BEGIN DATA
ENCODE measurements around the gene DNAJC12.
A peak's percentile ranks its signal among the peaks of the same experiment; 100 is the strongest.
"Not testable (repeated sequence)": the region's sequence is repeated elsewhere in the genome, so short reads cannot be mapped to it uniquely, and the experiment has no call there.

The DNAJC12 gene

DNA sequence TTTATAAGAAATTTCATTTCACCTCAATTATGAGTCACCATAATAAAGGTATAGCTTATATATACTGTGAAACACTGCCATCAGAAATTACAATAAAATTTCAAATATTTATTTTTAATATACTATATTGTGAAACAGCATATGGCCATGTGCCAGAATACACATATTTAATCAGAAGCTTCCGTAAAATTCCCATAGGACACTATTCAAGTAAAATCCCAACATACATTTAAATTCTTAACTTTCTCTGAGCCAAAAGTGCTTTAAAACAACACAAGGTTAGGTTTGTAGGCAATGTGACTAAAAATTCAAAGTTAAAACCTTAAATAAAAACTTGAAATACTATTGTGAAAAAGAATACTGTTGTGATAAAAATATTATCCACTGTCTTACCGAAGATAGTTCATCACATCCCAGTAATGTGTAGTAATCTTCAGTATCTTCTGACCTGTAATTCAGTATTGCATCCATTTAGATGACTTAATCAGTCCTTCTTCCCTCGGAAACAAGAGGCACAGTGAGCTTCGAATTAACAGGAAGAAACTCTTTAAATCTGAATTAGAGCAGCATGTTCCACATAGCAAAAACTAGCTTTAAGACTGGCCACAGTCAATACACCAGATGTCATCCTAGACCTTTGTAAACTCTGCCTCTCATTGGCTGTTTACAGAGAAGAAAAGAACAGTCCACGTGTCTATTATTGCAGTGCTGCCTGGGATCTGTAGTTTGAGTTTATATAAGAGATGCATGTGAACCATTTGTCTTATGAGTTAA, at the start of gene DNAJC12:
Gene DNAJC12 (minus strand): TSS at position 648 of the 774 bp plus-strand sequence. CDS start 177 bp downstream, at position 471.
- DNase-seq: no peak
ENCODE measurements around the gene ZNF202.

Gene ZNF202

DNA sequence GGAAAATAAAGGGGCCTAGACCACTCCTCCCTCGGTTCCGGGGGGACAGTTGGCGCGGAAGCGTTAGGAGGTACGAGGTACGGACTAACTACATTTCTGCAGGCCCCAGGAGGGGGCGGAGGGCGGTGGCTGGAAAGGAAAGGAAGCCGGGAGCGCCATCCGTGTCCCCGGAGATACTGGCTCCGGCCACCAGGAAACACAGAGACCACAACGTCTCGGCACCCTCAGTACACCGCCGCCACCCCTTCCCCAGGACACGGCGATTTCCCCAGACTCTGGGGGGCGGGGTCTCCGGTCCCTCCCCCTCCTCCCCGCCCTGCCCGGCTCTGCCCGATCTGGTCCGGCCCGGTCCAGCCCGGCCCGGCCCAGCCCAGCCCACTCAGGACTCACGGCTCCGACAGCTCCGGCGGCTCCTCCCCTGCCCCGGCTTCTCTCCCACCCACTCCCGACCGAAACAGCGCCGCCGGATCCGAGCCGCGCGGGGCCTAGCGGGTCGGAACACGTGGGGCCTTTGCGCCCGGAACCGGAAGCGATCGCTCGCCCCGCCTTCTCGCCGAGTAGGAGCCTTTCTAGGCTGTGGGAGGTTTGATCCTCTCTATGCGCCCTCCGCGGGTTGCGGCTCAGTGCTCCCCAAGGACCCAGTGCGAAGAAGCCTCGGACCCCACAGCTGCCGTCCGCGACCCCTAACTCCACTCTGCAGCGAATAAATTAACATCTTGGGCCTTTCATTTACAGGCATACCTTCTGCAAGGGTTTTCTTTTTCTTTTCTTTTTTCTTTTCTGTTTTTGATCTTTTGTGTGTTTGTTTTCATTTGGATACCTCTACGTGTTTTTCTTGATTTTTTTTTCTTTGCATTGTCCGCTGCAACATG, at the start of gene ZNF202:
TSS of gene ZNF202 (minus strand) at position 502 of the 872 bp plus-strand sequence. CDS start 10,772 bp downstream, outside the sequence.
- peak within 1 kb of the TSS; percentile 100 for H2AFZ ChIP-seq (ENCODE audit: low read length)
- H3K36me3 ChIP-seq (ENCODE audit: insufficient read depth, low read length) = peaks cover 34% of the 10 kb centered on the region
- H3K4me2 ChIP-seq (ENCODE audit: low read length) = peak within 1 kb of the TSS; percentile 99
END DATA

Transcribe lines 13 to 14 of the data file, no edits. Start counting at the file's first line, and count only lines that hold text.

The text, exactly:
- H3K36me3 ChIP-seq (ENCODE audit: insufficient read depth, low read length) = peaks cover 34% of the 10 kb centered on the region
- H3K4me2 ChIP-seq (ENCODE audit: low read length) = peak within 1 kb of the TSS; percentile 99